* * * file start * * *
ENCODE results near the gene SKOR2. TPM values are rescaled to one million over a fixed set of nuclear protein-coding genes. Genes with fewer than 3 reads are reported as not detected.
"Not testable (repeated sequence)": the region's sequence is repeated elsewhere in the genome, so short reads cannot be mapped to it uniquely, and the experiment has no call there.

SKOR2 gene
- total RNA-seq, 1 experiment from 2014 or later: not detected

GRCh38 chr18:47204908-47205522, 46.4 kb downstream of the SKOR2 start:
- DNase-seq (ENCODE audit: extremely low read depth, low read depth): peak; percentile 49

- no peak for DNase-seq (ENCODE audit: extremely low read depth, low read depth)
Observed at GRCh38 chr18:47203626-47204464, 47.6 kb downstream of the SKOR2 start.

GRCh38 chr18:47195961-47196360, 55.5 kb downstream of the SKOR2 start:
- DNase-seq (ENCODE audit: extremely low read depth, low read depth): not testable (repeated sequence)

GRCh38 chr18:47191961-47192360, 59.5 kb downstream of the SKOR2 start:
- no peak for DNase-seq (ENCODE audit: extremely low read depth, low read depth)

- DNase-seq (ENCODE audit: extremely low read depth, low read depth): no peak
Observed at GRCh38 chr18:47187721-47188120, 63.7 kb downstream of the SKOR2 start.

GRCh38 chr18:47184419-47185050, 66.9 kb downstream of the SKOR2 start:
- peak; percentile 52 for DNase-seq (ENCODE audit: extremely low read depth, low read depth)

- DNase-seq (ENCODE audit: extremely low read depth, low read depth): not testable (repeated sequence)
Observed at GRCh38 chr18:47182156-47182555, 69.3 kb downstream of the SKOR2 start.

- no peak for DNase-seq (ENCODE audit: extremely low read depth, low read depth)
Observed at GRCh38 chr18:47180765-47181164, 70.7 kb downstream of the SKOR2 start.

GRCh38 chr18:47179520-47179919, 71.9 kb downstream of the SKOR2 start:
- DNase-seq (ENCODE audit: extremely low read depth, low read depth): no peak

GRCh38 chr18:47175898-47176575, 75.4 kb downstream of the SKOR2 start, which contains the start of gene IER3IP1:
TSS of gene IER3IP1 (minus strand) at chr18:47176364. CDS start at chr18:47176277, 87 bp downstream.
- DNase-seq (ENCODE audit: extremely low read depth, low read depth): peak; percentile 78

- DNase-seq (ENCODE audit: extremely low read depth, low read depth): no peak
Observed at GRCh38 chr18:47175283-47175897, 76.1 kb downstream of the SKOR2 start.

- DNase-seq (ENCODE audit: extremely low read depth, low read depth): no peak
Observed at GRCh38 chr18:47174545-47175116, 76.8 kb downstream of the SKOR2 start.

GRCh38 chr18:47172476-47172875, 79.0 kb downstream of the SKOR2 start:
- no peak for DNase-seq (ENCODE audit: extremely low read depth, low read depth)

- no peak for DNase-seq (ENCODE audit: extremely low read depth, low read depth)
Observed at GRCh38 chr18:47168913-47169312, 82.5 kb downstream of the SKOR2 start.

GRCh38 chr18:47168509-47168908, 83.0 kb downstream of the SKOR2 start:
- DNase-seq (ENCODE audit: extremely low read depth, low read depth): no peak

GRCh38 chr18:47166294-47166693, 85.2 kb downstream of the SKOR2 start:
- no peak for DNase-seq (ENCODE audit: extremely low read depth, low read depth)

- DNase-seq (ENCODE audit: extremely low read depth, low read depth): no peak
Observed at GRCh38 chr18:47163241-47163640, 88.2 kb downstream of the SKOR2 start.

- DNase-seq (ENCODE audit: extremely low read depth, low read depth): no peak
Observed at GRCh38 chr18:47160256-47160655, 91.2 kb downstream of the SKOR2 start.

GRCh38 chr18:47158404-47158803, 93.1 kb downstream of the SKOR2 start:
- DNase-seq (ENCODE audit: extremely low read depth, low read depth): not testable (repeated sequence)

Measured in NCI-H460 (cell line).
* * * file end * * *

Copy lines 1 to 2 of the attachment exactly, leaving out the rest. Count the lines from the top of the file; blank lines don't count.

ENCODE results near the gene SKOR2. TPM values are rescaled to one million over a fixed set of nuclear protein-coding genes. Genes with fewer than 3 reads are reported as not detected.
"Not testable (repeated sequence)": the region's sequence is repeated elsewhere in the genome, so short reads cannot be mapped to it uniquely, and the experiment has no call there.